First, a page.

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August 23, 2017 | Posted in:

Lottery Scams on the Rise — Watch for Red Flags

Earlier this year the U.S. Department of Justice announced that eight Jamaicans were extradited to North Dakota for using a lottery scam to bilk at least 90 people out of more than $5 million dollars. Unfortunately, this laudable law enforcement success — the result of years of work by the FBI, the U.S. Postal Inspection Service, and the government of Jamaica — has impeded only a handful of perpetrators. Jamaican scammers make nearly 30,000 phone calls a day to American lottery “winners,” according to AARP. Reported losses from similar rip-offs total over $1 billion a year.
 
So how can you know if that phone call, email, or letter is a legitimate prize notification or a ploy to steal your money? Watch for these red flags.
 

Large Winnings Scam Red Flags

 

  • Pay now to collect your prize. It’s the oldest ploy in the book. The fraudster tells you that to get your lottery winnings you must first send money, preferably by wire transfer. They request funds this way so it can’t be traced or recovered. The scammer might claim that the fee covers insurance costs, government taxes, or courier charges. Creative fraudsters have invented a plethora of fictitious charges, such as U.N. transfer fees, consignment fees, deposit fees, security fees, and safekeeping fees, to name a few. If you’re required to pay for your prize, it’s a scam.
     
  • You don’t remember entering the contest. That’s because you didn’t. The con artist has culled your name and phone number from the phone book, off the internet, or from a list of potential victims purchased from a partner in crime. To win a legitimate lottery, you have to buy a ticket. No exceptions.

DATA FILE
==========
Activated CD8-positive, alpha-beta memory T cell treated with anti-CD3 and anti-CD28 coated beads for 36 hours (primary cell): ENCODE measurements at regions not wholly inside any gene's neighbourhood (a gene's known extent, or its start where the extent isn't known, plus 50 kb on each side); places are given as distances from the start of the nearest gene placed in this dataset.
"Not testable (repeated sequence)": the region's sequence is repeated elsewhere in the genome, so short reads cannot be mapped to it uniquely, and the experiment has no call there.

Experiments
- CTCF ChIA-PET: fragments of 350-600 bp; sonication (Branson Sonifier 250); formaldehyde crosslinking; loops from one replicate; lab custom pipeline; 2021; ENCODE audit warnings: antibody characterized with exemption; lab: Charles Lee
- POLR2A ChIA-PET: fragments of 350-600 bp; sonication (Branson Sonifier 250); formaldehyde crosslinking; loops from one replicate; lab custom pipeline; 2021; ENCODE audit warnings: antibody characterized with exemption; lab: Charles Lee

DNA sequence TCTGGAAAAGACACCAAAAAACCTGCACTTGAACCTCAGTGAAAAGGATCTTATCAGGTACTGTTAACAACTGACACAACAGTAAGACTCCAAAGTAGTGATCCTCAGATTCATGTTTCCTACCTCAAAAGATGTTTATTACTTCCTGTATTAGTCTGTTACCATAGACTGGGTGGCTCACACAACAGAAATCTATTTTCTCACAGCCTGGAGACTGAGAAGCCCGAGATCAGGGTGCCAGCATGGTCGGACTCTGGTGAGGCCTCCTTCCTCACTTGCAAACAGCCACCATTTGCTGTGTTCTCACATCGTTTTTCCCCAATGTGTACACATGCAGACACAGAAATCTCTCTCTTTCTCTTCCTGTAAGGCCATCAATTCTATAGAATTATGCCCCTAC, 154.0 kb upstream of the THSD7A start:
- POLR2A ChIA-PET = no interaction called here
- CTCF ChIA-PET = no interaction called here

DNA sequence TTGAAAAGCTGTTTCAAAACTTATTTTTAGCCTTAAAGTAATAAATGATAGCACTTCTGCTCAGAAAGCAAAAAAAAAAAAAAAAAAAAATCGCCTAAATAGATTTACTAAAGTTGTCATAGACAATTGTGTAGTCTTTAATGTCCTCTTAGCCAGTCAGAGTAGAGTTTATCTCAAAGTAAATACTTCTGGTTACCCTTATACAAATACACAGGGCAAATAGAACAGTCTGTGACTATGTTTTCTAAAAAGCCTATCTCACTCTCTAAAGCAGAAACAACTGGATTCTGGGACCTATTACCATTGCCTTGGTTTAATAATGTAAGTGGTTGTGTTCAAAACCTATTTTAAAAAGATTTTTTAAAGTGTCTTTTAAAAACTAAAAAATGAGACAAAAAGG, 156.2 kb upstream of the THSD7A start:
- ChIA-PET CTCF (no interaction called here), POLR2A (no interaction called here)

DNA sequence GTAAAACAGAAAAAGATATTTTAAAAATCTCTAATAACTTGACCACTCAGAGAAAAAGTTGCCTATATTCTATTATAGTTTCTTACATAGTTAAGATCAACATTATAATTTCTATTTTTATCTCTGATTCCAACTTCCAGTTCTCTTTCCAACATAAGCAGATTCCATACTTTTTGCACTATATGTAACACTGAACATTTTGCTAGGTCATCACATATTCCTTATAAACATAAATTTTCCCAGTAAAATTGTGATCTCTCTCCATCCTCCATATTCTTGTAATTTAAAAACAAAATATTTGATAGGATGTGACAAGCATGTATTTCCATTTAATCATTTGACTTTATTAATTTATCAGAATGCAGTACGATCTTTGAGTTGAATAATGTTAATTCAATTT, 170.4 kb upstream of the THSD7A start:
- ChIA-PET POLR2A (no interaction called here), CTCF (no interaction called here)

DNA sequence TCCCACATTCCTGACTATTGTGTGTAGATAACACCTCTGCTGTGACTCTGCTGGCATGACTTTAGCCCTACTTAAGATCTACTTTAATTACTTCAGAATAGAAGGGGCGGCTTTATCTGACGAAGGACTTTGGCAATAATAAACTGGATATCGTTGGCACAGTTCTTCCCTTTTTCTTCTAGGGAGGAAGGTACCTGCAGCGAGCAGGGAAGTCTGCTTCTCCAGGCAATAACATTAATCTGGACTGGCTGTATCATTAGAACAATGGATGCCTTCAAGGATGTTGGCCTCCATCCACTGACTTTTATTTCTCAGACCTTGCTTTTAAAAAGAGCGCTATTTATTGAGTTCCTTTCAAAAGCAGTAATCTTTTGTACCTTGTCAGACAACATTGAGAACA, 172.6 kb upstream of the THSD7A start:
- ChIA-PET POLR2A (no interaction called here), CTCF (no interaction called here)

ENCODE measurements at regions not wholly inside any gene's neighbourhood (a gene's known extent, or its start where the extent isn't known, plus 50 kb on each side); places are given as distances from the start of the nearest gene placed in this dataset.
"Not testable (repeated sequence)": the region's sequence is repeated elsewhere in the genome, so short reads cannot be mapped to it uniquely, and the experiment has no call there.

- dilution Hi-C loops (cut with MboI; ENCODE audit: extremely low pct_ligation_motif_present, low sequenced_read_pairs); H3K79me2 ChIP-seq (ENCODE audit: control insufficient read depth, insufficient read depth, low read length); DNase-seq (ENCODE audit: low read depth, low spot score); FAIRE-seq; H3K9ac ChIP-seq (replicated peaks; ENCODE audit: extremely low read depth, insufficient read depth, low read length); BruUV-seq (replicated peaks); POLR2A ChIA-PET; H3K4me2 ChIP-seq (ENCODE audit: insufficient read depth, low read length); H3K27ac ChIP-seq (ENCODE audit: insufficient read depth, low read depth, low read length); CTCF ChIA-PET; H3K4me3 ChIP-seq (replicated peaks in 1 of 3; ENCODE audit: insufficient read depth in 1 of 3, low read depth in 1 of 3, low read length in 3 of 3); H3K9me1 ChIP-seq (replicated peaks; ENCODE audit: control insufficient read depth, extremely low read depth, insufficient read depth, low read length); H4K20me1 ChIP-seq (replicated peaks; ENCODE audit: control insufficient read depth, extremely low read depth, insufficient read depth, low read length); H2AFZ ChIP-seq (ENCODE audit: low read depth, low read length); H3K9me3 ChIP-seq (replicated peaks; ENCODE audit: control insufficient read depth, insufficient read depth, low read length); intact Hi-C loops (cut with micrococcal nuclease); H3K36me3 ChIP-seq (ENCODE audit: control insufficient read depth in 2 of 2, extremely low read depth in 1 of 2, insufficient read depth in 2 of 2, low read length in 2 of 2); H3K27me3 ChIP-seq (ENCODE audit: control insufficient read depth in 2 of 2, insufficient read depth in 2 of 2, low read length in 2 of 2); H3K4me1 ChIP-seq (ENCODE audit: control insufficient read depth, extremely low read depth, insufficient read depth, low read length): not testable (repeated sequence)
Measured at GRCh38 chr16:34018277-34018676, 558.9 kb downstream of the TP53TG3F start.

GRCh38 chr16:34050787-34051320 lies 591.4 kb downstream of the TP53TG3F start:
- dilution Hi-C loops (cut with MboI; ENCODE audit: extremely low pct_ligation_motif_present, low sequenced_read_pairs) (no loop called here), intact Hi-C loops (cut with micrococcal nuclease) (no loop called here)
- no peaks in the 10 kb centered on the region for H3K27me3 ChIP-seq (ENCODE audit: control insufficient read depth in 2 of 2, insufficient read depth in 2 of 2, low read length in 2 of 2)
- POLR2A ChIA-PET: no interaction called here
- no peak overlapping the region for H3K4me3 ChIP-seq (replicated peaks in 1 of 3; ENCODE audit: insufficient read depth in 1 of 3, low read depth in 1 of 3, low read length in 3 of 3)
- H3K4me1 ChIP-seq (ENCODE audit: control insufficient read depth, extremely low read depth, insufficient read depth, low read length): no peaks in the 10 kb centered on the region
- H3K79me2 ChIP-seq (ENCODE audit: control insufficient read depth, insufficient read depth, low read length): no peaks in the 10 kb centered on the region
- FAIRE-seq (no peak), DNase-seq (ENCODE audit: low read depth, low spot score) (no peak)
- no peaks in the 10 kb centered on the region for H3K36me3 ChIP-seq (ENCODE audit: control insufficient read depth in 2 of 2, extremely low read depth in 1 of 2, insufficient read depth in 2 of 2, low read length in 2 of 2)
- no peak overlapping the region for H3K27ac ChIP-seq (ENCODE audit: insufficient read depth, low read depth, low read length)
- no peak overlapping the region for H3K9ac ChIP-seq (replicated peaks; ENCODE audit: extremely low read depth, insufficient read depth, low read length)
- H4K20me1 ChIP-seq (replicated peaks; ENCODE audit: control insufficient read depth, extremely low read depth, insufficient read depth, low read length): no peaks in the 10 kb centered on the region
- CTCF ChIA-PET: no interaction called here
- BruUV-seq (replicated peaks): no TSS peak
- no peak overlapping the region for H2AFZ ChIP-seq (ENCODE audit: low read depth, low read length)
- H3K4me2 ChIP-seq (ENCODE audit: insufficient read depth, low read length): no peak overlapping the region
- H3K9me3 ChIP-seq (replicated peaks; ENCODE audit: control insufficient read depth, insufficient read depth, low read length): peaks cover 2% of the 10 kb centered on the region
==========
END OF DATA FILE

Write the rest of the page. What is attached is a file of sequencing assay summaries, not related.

• “Skill contest” requiring no skill. Can you name the capital of the United States? Probably. There are scams that will request that you answer this type of question, but the real purpose of the scam is to collect entry fees and personal information. Legitimate contests ask for your name, address, and phone number. Identity thieves ask for more. They might request your social security number, driver’s license number, or bank account information — a sure sign that it’s a scam.
     
  • Use of a famous name. Some of these scammers will promote a lottery sponsored by the Sultan of Brunei, or a similar name. They may claim that Bill Gates or some other well-known billionaire is backing their lottery. It’s a ploy to lend legitimacy to a fraud. Don’t fall for it.
     

Stay alert of these scams and educate older, more vulnerable adults you know. Scammers specifically target these victims, because they are less likely to question the legitimacy of the contest or lottery they supposedly won. If you or someone you know falls victim to this kind of scam, file a complaint with the Federal Trade Commission at www.ftc.gov.
 

Turn to your CPA

According to Manager Chris Cicalese, CPA, MSTFP, one should turn to their CPA for assistance in identifying a scam or even if you’re fortunate to have actual lottery winnings.
 
“As with any lottery winnings or prizes, it is important to reach out to a CPA prior to claiming your prize as there can be big tax implications. More often than not, a CPA can identify if something does sound like a scam and will be able to request the right information from the lottery to verify the validity. “
 
“Some losses may be deductible on your federal tax return as a theft loss, but it should be evaluated by a CPA to determine how much could be deductible if any. Theft losses are deducted when discovered rather than when they have occurred.”
 
Contact your South Jersey Alloy Silverstein CPA for guidance in your individual situation.
 
 

How to spot scams & cons

If it sounds too good…

 
According to the FBI, there are over 14,000 scam artists at work on any given day. Perhaps the information presented here will help you avoid becoming a victim. If you have questions, please call us. Remember, if it sounds too good to be true, it may well be a scam.

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